But neither do we affirm that it is by fate that men do what they do, or suffer what they suffer, but that each man by free choice acts rightly or sins;...The Stoics, not observing this, maintained that all things take place according to the necessity of fate. But since God in the beginning made the race of angels and men with free-will, they will justly suffer in eternal fire the punishment of whatever sins they have committed. And this is the nature of all that is made, to be capable of vice and virtue. For neither would any of them be praiseworthy unless there were power to turn to both (virtue and vice). And this also is shown by those men everywhere who have made laws and philosophized according to right reason, by their prescribing to do some things and refrain from others. ...For if they say that human actions come to pass by fate, they will maintain either that God is nothing else than the things which are ever turning, and altering,... and to have looked on God Himself as emerging both in part and in whole in every wickedness; or that neither vice or virtue is anything; which is contrary to every sound idea, reason, and sense.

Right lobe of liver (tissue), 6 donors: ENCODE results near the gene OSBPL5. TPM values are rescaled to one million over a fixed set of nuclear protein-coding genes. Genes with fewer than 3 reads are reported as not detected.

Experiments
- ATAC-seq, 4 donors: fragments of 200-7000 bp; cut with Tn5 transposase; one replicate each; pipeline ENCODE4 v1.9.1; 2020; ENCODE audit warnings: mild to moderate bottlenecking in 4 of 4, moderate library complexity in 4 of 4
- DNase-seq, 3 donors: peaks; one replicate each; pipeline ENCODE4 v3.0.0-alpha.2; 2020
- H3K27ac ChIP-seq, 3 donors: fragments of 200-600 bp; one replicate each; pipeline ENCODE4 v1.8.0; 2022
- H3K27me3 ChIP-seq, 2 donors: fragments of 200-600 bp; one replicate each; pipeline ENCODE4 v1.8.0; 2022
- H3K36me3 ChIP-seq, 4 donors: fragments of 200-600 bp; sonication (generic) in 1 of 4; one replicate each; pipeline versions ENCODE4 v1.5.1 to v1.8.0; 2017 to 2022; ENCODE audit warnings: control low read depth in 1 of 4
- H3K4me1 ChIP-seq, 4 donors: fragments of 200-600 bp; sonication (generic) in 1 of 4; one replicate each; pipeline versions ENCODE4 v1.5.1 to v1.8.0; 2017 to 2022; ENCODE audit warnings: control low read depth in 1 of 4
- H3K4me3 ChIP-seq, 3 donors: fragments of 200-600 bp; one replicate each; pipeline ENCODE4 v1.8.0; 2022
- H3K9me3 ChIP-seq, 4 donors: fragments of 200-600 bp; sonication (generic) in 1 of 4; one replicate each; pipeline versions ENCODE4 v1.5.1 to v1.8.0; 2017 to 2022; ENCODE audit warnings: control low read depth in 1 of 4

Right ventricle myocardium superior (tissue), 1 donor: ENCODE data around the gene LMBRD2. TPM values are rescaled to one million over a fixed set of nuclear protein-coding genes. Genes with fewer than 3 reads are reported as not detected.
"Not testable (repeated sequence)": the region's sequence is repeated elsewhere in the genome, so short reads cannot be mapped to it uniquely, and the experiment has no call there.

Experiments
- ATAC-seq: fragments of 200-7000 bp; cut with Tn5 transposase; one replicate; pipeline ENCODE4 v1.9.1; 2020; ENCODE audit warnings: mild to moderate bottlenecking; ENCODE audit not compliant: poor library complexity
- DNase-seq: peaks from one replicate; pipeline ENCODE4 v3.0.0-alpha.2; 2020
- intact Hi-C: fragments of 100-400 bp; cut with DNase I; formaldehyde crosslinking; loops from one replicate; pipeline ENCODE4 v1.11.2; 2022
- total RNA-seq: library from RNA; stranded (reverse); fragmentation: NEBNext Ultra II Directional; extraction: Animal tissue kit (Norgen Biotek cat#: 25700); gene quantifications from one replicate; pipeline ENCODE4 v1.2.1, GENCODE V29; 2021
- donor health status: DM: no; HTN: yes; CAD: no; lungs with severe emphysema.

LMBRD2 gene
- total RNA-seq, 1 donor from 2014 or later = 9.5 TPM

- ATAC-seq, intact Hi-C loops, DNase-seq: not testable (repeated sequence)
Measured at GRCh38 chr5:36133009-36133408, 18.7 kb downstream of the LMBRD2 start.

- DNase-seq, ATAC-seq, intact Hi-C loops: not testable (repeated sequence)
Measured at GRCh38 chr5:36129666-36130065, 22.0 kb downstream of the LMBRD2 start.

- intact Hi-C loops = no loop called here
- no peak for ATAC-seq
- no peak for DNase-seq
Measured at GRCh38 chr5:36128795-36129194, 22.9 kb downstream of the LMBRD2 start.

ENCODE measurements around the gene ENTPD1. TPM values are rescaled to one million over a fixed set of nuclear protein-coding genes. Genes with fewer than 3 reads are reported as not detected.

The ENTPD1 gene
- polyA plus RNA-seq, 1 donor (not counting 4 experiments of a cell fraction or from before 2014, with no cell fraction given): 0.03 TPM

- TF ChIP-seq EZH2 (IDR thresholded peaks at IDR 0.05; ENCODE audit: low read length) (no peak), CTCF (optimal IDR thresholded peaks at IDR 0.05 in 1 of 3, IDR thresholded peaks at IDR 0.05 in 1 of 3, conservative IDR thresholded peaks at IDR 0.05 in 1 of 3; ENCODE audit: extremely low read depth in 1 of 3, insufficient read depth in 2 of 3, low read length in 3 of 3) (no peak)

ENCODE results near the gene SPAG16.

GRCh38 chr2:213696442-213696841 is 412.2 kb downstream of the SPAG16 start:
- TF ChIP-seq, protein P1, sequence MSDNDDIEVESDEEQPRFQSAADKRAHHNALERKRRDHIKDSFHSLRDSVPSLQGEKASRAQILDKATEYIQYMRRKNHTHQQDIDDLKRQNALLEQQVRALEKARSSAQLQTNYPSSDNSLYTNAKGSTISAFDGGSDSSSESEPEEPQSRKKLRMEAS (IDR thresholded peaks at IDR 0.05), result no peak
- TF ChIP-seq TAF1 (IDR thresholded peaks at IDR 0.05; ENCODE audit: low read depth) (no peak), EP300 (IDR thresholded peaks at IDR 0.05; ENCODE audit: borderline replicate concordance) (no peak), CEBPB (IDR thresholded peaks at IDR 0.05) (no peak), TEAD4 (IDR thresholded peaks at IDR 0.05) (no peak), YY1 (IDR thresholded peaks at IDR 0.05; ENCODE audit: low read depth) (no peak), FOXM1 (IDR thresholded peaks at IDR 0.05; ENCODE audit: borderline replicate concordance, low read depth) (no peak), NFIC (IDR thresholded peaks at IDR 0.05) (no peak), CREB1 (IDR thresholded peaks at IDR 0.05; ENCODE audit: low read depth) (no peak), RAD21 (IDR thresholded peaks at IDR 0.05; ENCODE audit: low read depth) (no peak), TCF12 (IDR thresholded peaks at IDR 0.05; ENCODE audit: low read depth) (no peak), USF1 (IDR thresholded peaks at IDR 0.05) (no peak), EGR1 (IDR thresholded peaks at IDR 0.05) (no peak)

·       The Stoics maintain that all things take place according to fate.

·       Justin argues that freewill is our true condition and necessary for just punishment.

·       Human choices are not controlled or determined by fate.

·       The fact that men everywhere understand certain actions to be virtuous and worthy reveal the power we retain to choose virtue or vice.

·       If all human actions are the products of fate, God himself is an accomplice in every wickedness.

·       If all is fate, then virtue or vice are nothing. This is contrary to sound reason.

·       In rejecting the Stoic understanding of predestination, Justin also rejects the Sadducean and the Essene theology of God’s interaction in history.